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What counts as a maritime worker?

| May 10, 2021 | Uncategorized |

Texas residents and others who work on offshore oil rigs and wind installations are classified in two general categories – maritime and nonmaritime workers. Maritime workers fall under the provisions of the federal Jones Act. Knowing how a worker is classified is elementary to the process associated with addressing a workplace injury.

Test to determine if a person is a maritime worker

Pursuant to federal admiralty and maritime law, a two-part test is used to ascertain of a person is a maritime worker pursuant to the Jones Act. First, a worker must contribute to the function of an offshore vessel. Second, a worker must have a substantial connection to an offshore vessel. A connection must be both in duration and nature. In some cases, controversy arises regarding whether the Jones Act is applicable in particular situation.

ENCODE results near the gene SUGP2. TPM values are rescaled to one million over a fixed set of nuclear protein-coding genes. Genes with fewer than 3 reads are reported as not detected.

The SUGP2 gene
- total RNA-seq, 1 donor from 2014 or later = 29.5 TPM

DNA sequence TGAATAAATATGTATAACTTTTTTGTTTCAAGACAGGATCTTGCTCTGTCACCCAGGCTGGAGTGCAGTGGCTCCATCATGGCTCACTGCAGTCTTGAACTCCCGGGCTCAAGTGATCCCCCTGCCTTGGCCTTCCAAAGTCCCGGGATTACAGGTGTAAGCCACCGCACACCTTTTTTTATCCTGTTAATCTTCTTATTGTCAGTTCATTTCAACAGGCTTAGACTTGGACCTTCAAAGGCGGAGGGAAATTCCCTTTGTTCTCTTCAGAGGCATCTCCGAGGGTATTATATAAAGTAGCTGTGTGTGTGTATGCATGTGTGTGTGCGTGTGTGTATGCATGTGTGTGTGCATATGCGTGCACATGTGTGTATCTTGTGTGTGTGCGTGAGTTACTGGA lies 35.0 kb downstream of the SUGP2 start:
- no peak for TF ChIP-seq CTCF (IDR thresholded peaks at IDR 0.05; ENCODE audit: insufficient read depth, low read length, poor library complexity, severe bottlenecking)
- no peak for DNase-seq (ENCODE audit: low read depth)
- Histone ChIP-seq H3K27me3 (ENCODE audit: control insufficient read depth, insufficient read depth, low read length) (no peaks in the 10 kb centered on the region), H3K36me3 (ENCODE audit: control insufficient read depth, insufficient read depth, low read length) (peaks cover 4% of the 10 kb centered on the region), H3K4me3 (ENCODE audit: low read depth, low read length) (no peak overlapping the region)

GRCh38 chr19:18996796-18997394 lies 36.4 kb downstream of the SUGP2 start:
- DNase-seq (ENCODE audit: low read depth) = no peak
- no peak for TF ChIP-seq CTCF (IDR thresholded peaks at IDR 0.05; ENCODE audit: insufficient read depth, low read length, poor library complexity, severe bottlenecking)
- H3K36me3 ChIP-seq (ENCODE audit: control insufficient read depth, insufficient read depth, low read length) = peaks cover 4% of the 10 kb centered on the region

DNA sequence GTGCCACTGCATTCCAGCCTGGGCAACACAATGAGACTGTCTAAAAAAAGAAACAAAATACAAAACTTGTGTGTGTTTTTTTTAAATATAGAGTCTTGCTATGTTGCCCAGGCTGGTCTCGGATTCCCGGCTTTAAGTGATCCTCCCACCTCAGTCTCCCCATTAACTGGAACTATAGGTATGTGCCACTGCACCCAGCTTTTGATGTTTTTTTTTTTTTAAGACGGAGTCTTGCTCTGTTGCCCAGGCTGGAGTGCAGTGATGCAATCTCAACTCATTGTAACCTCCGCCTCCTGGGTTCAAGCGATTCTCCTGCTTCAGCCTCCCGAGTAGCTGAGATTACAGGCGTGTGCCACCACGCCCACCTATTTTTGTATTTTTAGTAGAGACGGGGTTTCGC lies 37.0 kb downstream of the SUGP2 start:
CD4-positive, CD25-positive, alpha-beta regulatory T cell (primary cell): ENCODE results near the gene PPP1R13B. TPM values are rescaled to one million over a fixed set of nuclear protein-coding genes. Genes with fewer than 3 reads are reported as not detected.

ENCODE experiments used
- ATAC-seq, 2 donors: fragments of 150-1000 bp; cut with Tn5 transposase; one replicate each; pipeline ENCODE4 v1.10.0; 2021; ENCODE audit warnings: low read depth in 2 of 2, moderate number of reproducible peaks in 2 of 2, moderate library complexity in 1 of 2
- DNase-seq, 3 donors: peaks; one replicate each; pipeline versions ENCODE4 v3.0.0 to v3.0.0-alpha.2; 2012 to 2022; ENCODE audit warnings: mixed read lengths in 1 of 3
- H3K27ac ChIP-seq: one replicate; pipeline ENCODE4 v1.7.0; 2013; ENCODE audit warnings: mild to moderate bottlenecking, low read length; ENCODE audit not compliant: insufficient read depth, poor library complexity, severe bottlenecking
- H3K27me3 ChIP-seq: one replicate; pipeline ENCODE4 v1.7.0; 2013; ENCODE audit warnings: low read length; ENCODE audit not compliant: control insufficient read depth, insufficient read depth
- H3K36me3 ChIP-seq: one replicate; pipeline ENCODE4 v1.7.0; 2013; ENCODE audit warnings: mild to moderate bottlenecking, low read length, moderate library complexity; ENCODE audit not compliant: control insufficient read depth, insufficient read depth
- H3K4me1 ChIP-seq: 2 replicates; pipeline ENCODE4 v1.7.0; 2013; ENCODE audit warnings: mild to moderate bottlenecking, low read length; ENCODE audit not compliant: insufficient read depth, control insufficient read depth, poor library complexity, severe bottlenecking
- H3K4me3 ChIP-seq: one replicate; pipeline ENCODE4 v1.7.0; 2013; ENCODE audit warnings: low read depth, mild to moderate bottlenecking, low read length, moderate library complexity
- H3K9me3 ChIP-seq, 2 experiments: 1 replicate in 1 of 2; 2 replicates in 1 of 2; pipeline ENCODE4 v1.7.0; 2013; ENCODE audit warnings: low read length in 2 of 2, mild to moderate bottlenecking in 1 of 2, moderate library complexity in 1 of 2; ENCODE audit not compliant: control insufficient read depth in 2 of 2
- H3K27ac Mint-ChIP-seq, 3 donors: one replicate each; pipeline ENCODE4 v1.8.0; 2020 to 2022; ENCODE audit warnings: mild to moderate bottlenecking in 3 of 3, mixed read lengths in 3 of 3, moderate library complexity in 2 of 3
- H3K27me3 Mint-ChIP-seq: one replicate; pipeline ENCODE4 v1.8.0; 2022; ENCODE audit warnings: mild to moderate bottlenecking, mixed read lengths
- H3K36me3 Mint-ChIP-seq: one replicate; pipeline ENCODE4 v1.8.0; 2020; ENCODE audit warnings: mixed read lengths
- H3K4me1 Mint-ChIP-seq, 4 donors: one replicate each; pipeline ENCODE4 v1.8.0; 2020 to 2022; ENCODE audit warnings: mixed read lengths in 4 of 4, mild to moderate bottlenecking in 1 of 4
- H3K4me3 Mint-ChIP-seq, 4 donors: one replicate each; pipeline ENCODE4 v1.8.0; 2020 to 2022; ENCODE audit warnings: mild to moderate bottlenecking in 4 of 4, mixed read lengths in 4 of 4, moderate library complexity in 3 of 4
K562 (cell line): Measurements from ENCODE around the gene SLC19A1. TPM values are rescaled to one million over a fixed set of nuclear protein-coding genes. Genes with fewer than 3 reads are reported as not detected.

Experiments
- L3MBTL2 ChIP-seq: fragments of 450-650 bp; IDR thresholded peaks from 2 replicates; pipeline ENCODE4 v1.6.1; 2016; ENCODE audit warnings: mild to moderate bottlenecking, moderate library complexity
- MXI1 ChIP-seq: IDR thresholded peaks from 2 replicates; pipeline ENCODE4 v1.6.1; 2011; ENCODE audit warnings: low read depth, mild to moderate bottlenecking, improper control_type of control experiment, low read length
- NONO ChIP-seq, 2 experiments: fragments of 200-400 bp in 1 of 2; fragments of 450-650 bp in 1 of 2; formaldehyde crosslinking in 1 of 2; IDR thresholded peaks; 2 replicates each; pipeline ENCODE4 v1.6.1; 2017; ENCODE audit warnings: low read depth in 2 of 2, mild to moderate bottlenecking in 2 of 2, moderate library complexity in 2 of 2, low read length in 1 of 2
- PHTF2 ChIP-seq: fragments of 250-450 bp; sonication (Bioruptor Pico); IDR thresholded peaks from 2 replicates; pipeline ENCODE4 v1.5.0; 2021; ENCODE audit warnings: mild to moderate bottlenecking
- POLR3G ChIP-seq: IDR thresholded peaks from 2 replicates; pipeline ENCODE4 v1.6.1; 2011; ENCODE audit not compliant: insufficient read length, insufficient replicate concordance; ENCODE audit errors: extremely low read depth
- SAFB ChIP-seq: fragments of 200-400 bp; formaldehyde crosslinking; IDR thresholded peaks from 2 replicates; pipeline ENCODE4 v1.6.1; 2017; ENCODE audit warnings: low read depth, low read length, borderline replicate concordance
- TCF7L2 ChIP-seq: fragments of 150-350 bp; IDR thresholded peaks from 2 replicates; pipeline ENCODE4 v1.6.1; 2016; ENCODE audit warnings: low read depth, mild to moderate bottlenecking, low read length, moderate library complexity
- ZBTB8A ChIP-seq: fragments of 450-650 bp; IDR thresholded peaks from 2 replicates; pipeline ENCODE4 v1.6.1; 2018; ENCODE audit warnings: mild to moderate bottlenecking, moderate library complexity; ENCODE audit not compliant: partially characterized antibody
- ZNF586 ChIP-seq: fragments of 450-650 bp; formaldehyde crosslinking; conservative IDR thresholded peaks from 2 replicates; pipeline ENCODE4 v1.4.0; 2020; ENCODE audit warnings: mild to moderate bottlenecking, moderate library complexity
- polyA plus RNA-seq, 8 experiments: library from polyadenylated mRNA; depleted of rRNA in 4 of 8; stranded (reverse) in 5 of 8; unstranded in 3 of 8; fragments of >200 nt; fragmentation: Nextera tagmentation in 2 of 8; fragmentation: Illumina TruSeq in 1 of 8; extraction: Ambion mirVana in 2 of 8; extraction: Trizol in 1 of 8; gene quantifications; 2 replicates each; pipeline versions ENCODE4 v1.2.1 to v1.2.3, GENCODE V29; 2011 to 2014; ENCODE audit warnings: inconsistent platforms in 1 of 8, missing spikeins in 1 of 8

Coverage under the Jones Act versus workers’ compensation law

If an employee is classified as a maritime worker and is injured, that individual is covered by the provisions of the federal Jones Act when it comes to seeking compensation. On the other hand, if a person on a watercraft of some nature is injured, the workers’ compensation laws of a particular state are used. In other words, if an offshore but nonmaritime worker is injured while working in Texas, the Texas workers’ compensation law governs how a work-related injury is addressed.

If you’ve been injured in some type of offshore accident, you can best understand and protect your legal rights by consulting with a Texas lawyer. There are significant differences in procedures between workers’ compensation and Jones Act claims that an experienced lawyer can explain.